Adding a Vulvar Self-Exam to Your At-Home Routine

Most of us are aware of how important it is to conduct a self-examination of your breasts regularly. What's less well known is that we should also perform a regular vulvar self-exam. This is an at-home exam that allows you to check for possible abnormalities concerning your vulva (the external area outside of the vagina). 

This article reviews why a vulvar exam is done, how often it should be done, how to prepare, and how to perform the exam.

Woman looking in mirror in her bathrobe
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Why It is Done

Not to be confused with the vagina, the vulva is the external genitals, made up of the labia majora, the labia minora, and the clitoris. By performing a vulvar self-exam, you'll be able to spot any abnormalities that may indicate infection, vulvar cancer, sexually transmitted infections (STIs), or other conditions before they become a larger problem.

A vulvar self-exam teaches you what is normal in appearance for your vulva. No two vulvas look alike, and becoming familiar with the appearance of your vulva will ensure that, if abnormalities do develop in the future, you'll notice.

Vulvar cancer is a rare type of cancer that affects the vulva. There are several types of vulvar cancer. While it's true that it rarely causes symptoms in very early stages, it's important to know these signs so you can quickly report an area of concern to your healthcare provider.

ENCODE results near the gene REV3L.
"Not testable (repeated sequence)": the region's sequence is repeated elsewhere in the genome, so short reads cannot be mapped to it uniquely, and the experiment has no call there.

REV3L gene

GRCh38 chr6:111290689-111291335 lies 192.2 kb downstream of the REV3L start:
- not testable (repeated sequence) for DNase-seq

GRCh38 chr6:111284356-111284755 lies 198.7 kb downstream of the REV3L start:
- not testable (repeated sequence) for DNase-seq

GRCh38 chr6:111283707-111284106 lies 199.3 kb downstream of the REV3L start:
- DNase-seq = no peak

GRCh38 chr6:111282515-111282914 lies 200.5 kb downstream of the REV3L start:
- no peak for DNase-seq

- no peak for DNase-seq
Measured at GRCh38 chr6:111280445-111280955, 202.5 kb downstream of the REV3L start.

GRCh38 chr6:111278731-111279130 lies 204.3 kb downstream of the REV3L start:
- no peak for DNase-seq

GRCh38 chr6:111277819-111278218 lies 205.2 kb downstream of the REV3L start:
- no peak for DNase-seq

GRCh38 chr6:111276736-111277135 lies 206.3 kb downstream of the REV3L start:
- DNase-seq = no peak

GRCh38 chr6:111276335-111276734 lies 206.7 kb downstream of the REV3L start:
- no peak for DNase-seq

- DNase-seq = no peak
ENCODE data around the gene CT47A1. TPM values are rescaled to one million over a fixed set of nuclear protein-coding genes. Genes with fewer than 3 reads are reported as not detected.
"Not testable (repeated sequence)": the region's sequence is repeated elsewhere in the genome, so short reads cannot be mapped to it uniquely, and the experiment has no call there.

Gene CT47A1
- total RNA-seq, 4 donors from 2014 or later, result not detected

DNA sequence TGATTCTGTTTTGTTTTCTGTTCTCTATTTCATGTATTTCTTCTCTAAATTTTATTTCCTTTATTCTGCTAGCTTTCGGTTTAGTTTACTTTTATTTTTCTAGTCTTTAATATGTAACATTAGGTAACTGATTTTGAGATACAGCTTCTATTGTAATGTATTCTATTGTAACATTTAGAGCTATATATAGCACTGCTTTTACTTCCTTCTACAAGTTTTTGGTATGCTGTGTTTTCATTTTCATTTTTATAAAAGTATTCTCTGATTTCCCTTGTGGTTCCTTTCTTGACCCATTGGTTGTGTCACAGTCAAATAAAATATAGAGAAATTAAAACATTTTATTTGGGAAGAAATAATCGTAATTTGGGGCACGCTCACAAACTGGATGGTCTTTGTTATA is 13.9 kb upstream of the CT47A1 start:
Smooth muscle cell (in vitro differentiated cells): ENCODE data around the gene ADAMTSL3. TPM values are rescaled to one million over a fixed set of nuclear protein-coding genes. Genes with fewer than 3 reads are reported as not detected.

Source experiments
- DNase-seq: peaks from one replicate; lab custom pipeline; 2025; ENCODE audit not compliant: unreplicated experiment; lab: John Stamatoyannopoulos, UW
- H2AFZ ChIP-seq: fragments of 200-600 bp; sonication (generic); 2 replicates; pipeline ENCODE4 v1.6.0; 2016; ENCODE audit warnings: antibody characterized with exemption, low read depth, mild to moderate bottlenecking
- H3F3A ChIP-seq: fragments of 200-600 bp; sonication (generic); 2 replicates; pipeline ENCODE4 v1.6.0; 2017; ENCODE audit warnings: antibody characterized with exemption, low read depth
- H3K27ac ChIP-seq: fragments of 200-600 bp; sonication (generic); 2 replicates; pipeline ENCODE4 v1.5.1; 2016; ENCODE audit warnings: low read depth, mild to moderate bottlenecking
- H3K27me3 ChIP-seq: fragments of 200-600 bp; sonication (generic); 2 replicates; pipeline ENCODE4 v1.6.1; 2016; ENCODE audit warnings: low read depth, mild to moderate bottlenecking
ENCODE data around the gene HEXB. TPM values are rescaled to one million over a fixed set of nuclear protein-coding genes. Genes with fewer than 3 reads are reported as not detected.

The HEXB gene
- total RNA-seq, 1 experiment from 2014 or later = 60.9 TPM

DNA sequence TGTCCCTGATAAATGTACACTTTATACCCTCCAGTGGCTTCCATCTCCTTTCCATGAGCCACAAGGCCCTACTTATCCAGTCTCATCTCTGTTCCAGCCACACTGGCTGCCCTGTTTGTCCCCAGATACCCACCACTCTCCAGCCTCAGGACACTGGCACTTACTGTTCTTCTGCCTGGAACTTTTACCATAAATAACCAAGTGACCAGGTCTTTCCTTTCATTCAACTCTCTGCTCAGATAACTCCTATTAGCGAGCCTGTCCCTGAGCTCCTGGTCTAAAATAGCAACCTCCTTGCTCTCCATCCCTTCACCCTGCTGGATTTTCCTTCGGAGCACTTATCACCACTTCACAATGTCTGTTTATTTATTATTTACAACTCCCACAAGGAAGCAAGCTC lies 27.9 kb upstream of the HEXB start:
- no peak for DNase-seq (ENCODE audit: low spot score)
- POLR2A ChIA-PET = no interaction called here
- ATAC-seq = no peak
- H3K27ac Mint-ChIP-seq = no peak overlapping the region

Signs and Symptoms of Vulvar Cancer

Often, there are no signs or symptoms in the very early stages of vulvar cancer. However, as the disease progresses, they can develop. Signs and symptoms of vulvar cancer vary based on the type of cancer and can include:

  • Vulvar itching, buring, or pain (itching is the most common symptom of vulvar cancer)
  • Moles on the vulva
  • Lumps or bumps (flesh colored, white, red, or pink) on the vulva
  • Vulvar sores that don't heal
  • Vulvar skin thickening or flakiness

How Often It Should Be Done

This exam should be done about once a month, in between menstrual cycles. If you are no longer menstruating, you should set a regular date to perform a vulvar self-exam.

How to Prepare

You need only two things to perform a vulvar self-examination: a private area to perform the exam, where you won't be interrupted, and a mirror. The exam itself should only take about five to 10 minutes.

How It is Done

To begin a vulvar self-exam, stand, squat, or sit over the top of a handheld mirror. Make sure you can see your genitals clearly. If it makes things easier, you can ask your intimate partner to assist you with the following steps.

  • Check the area where your pubic hair grows. Look for any moles, spots, sores, changes in skin color or texture, bumps, or rashes.
  • Next, find your clitoris. Look for any growths, bumps, or discoloration.
  • Check your labia majora (the outer lips) and feel for any bumps. Also, visually look for any moles, spots, sores, changes in skin color or texture, bumps, or rashes.
  • Repeat this check with your labia minora (the inner lips).
  • Finally, look at your perineum. The perineum is the space located between the vagina and the anus. Again, look for moles, spots, sores, changes in skin color or texture, bumps, or rashes..

Report anything suspicious or abnormal to your healthcare provider, even if it seems to be small.


Monthly vulvar self-exams are recommended to help you quickly identify abnormalities that could indicate an infection, STI, cancer, or other health concern.